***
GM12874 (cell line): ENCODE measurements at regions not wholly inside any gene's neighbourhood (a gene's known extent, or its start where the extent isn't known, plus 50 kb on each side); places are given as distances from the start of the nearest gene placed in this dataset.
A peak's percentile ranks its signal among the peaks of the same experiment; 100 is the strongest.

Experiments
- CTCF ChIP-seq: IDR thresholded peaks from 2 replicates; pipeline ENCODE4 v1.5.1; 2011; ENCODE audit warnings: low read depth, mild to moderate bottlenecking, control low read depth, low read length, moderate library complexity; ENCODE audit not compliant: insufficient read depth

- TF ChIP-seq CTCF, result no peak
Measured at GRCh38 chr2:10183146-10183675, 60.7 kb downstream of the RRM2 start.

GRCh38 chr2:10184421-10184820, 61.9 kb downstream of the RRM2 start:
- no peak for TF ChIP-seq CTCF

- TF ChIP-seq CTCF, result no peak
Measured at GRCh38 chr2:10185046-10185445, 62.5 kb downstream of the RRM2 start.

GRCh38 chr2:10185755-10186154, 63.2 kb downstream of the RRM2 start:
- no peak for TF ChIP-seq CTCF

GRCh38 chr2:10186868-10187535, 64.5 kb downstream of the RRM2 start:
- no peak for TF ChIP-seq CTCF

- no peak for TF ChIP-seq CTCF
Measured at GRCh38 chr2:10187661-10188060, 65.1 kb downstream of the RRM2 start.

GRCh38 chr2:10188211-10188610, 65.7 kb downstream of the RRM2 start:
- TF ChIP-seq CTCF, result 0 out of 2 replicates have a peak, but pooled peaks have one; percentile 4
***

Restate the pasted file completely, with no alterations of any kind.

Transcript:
GM12874 (cell line): ENCODE measurements at regions not wholly inside any gene's neighbourhood (a gene's known extent, or its start where the extent isn't known, plus 50 kb on each side); places are given as distances from the start of the nearest gene placed in this dataset.
A peak's percentile ranks its signal among the peaks of the same experiment; 100 is the strongest.

Experiments
- CTCF ChIP-seq: IDR thresholded peaks from 2 replicates; pipeline ENCODE4 v1.5.1; 2011; ENCODE audit warnings: low read depth, mild to moderate bottlenecking, control low read depth, low read length, moderate library complexity; ENCODE audit not compliant: insufficient read depth

- TF ChIP-seq CTCF, result no peak
Measured at GRCh38 chr2:10183146-10183675, 60.7 kb downstream of the RRM2 start.

GRCh38 chr2:10184421-10184820, 61.9 kb downstream of the RRM2 start:
- no peak for TF ChIP-seq CTCF

- TF ChIP-seq CTCF, result no peak
Measured at GRCh38 chr2:10185046-10185445, 62.5 kb downstream of the RRM2 start.

GRCh38 chr2:10185755-10186154, 63.2 kb downstream of the RRM2 start:
- no peak for TF ChIP-seq CTCF

GRCh38 chr2:10186868-10187535, 64.5 kb downstream of the RRM2 start:
- no peak for TF ChIP-seq CTCF

- no peak for TF ChIP-seq CTCF
Measured at GRCh38 chr2:10187661-10188060, 65.1 kb downstream of the RRM2 start.

GRCh38 chr2:10188211-10188610, 65.7 kb downstream of the RRM2 start:
- TF ChIP-seq CTCF, result 0 out of 2 replicates have a peak, but pooled peaks have one; percentile 4